New DNA pellets used by law enforcement officers will be able to tag certain individuals with a special SelectaDNA code so they can continue to search for an assailant sometime after their initial getaway. This new tagging system has been launched by a leading forensic marketing company from the UK to assist the identification of criminals at arms length, according to Selectamark Managing Director Andrew Knights.
The new high velocity DNA pellet trace system is available in both pistol and rifle formats, which means criminals can be tagged from a safe distance with a tagging gun. This will help police and law enforcement officers identify an individual in a crowd or from a distance. The new idea recently launched at The SHOT Show, Las Vegas, by Selectamark the innovative UK security company that believes the product is a great way to mark certain members involved in crowd control problems, which can be actively apprehended because of this unique marking.
A safe distance of around 30-40 meters is the suggested distance to tag a potential target with either pistol or rifle, and this will help officers apprehend an offender at a later date when the situation at hand is less confrontational. Andrew Knights mentions the uniquely coded SelectaDNA solution, which leaves a synthetic DNA trace mark for enforcers to confirm or eliminate those involved in a criminal activity.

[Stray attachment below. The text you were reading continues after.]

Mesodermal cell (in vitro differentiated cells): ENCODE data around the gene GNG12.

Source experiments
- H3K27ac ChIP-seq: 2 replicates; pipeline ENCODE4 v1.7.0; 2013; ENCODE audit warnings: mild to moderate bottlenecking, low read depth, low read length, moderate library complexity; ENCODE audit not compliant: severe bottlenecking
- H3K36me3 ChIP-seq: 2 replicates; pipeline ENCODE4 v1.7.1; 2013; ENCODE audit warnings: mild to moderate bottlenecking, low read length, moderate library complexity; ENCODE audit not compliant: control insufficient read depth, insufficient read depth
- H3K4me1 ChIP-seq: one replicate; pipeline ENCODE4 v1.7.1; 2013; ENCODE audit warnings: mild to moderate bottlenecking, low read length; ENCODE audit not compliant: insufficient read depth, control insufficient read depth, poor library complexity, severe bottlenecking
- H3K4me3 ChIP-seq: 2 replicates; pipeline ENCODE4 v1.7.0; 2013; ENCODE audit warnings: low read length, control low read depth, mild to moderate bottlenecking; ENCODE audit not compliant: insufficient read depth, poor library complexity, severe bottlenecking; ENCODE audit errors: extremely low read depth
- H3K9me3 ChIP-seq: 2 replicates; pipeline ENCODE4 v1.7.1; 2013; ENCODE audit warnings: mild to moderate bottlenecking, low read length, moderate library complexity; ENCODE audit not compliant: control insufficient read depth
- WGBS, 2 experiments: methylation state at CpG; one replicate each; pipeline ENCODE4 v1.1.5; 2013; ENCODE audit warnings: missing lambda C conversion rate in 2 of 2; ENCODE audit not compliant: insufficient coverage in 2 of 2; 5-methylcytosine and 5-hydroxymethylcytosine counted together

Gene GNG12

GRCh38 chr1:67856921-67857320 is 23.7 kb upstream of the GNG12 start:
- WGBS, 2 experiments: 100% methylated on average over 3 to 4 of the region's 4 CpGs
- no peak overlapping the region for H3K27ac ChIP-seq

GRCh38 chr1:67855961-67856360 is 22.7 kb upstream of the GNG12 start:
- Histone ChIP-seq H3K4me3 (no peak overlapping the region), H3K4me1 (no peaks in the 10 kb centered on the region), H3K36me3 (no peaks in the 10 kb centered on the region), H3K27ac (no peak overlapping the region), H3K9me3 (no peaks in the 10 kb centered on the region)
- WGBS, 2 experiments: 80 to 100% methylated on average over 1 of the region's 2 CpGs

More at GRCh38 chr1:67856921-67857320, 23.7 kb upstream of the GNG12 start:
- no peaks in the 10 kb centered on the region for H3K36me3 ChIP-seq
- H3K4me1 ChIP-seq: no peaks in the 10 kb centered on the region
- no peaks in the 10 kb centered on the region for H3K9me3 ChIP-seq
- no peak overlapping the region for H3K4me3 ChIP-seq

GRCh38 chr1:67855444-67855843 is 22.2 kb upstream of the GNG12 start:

This could be used as evidence in the arrest and prosecution of offenders in the future, therefore making the job of law enforcement easier and more direct in its approach to tracking down a perpetrator after the event. Powered by 12g powerlet with up to 20 shots in each for the pistol version, the SelectaDNA pellets come in packs of 14 pellets to a container all containing the same unique DNA code, and can be used in rifles as well as pistols.
More details on this can be viewed on Selecta DNA including the recent launch, we have also embedded a video of this in action at the bottom of our post. The video shows a mark left after being shot shown up under a UV light, although we are unsure how long this mark takes to disappear or whether it will penetrate certain forms of clothing.
If the DNA marking can stay on skin or clothing for a number of weeks this could be used to catch certain criminals sometime after the offence, so once this becomes apparent we could see situations like last summer’s UK riots disperse quicker once those involved know that they can be tracked down at a later date. Do you think this DNA trace system is a great way to stop some crowd situations from escalating?
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